Friday, May 4, 2012

Little Helper

Let me preface this by saying that I am not the perfect parent. But every so often I am pleasantly surprised to learn that my effort has paid off and I am doing something correctly.

I am a big proponent of having children be responsible for a growing list of chores as they get older. When I was a child I was always helping fold laundry, attempting to clean my room (typically not well) and I traded off with my sister on responsibility for sweeping the floor and doing the dishes after dinner each night. All of this was before the days of high school when we were forever gone from the house involved in various activities.

I've heard many parents say that they struggle to get things done around the house after working all day because they have to entertain their children. On the other side of things (and I've been guilty of this myself, especially during baseball season) you put your child, whom you have not seen all day, in front of the television so that you can put in a load of laundry, go to the bathroom and get dinner started. The few times I've fallen back on this strategy is has just hurt my heart so I try to avoid it at all costs.

The solution? Create a little helper. Children are helpers by nature. They are imitators and strive to please their parents. If you praise your child rather than scold them when they "help" and unfold rather than fold the laundry you will begin to build something in them. You will make them more prone to help. You will encourage them to try and not be afraid of failure. Over the last year I've spent quite a lot of time cleaning up Whit's messes when he has been "helping." There was the flour incident when our pizza making became 6 cups of flour all over the kitchen floor (some of which is still hanging around).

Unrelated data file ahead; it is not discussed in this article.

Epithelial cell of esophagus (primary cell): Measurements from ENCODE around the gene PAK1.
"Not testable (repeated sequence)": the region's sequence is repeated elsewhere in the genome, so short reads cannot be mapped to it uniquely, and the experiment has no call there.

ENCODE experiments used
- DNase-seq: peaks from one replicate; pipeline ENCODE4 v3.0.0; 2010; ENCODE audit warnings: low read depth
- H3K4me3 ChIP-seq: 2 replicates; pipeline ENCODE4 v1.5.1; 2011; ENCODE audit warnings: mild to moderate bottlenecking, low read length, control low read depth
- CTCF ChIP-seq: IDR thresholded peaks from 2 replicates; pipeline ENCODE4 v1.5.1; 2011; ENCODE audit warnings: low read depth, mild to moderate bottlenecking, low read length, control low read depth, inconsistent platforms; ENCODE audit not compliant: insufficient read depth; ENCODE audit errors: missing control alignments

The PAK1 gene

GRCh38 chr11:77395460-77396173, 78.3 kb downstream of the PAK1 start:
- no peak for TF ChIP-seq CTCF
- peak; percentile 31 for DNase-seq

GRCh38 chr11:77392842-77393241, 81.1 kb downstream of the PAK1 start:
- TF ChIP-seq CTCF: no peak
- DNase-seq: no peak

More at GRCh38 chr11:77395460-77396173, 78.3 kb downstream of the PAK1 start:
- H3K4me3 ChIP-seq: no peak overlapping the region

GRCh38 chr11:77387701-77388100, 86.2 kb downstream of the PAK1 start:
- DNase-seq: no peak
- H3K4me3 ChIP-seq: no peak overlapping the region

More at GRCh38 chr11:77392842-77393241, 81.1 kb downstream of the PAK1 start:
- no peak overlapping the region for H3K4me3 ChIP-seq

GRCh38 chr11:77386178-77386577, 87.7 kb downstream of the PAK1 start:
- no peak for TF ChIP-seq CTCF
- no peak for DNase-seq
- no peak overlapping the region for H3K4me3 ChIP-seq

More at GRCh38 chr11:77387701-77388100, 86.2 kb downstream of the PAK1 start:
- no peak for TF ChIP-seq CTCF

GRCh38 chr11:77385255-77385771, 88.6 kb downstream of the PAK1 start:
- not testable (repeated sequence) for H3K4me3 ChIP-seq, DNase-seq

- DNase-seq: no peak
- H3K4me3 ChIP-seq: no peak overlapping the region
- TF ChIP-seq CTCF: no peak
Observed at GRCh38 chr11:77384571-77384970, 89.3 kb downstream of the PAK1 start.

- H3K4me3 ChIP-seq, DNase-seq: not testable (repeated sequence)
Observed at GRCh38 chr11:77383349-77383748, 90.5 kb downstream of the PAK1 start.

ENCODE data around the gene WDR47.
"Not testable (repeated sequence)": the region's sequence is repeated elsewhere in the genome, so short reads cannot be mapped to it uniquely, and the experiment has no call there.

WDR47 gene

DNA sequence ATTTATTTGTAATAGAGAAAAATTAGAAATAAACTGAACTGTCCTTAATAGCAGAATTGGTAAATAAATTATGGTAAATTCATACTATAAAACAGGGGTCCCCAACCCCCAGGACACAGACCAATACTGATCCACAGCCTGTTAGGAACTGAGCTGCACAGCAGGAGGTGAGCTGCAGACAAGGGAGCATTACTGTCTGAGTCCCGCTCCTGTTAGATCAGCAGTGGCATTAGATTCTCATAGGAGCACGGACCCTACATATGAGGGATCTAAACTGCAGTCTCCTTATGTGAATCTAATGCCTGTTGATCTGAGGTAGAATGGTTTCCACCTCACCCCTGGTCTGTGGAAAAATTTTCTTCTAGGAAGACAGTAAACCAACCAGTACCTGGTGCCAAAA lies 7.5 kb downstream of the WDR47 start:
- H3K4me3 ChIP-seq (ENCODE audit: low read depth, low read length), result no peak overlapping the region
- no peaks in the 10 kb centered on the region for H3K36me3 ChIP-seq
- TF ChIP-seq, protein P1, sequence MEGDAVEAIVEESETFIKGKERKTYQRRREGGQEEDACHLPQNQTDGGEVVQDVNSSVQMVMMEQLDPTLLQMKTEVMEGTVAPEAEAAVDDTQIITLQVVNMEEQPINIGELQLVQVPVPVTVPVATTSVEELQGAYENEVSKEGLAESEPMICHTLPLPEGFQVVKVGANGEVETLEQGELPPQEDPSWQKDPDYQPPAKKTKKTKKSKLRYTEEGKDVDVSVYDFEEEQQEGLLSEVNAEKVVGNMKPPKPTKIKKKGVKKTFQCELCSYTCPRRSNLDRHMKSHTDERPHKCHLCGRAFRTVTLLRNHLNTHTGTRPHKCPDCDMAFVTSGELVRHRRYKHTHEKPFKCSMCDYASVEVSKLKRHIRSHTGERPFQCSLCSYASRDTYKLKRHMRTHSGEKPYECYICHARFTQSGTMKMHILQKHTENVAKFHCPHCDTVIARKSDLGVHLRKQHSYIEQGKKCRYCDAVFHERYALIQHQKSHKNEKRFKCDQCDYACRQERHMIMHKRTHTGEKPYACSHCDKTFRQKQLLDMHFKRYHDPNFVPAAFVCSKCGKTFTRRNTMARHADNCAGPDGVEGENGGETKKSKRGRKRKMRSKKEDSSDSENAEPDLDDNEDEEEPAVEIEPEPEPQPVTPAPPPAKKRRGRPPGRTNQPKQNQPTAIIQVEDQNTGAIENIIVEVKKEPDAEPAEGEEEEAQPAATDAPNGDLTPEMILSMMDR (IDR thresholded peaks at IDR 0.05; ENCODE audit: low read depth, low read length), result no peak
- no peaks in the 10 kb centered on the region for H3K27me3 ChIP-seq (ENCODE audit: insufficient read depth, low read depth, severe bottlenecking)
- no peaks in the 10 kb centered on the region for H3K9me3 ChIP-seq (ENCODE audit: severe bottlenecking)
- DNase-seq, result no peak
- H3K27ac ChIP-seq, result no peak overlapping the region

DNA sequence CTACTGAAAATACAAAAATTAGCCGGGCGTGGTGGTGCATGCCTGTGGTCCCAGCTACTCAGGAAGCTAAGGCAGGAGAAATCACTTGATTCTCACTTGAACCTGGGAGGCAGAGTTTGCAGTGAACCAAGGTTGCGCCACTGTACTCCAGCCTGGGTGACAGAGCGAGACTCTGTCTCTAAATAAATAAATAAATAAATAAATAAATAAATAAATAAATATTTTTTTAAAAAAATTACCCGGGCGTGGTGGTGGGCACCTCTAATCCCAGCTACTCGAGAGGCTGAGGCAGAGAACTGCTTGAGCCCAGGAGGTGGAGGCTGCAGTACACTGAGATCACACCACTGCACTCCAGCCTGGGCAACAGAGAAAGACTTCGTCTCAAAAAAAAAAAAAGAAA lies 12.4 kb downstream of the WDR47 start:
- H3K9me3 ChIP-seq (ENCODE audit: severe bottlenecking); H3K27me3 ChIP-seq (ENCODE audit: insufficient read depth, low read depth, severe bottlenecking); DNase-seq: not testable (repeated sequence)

There were a few months this winter when folding laundry became throw Daddy's folded shirts all over the living room and dirty laundry rather than clean was winding up in the dryer.
Currently sweeping involves running a broom as fast as possible through Mama's dirt pile so that she has to start all over and washing dishes typically puts more water on the floor than in the sink (hey, at least I don't have to mop!)
We are still working on the concept that weeding the garden involves digging up the weeds, not climbing on the flowers.

Sometimes Whit's helping is easier to accept. It's adorable to watch as Whit follows Daddy around the yard with his toy mower every weekend or pretends to help vacuum (complete with whirring noises). He has quickly figured out how to water the "peppa" plants (even if he misses as many times as he hits the plants).

Throughout all of this I continue to tell Whit what a good helper he is to reinforce this behavior. Consequently, I am not surprised when I am unloading the dishwasher and he grabs a handful of silverware and tosses it haphazardly into the silverware drawer. I simply say "Thank you Whit, you are such a good helper!" And he beams at me and toddles right on about his business. It is my hope that we can continue this trend of helping. I love that Whit puts his books back on the shelf when he is finished reading them and that he brings me Daddy's empty glasses and dirty plates from the living room. Yes, it requires a little more effort now, but when Whit is 10 and I put "unload the dishwasher" on his chore list he should do it quickly, correctly, and with little or no complaint. Why? Because helping is FUN! And helping gets you praise and kisses!

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